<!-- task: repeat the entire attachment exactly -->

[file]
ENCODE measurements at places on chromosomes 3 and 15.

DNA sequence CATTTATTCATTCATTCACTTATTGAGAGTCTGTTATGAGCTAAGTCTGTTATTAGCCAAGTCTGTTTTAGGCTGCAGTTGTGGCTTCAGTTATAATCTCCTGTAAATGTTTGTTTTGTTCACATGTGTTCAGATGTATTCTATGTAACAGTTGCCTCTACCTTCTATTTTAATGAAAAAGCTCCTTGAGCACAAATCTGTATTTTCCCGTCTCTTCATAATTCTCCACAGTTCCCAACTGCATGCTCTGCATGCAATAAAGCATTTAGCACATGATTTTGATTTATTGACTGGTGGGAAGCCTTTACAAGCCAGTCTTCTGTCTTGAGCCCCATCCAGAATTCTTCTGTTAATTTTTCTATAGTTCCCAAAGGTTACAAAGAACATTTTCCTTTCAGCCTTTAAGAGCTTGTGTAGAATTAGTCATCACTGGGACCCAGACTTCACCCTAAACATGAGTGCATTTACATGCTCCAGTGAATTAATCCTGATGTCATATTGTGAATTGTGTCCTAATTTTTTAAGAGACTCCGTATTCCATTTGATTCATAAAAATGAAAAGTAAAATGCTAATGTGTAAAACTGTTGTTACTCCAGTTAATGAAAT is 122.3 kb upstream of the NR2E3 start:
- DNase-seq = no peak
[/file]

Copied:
ENCODE measurements at places on chromosomes 3 and 15.

DNA sequence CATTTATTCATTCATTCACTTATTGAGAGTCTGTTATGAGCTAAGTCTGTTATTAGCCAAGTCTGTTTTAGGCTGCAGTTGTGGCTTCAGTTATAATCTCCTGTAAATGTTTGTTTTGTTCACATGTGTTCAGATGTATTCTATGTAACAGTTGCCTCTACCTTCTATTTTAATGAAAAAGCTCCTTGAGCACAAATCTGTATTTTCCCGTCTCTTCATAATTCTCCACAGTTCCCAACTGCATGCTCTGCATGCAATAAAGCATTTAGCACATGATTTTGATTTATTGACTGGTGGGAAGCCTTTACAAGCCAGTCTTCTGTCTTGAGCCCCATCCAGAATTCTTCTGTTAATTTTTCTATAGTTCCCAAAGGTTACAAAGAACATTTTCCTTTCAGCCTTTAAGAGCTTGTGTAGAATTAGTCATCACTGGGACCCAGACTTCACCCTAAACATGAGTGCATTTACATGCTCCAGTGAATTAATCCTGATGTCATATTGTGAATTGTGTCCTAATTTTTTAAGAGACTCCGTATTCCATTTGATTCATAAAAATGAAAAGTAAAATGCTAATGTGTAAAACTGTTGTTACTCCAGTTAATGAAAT is 122.3 kb upstream of the NR2E3 start:
- DNase-seq = no peak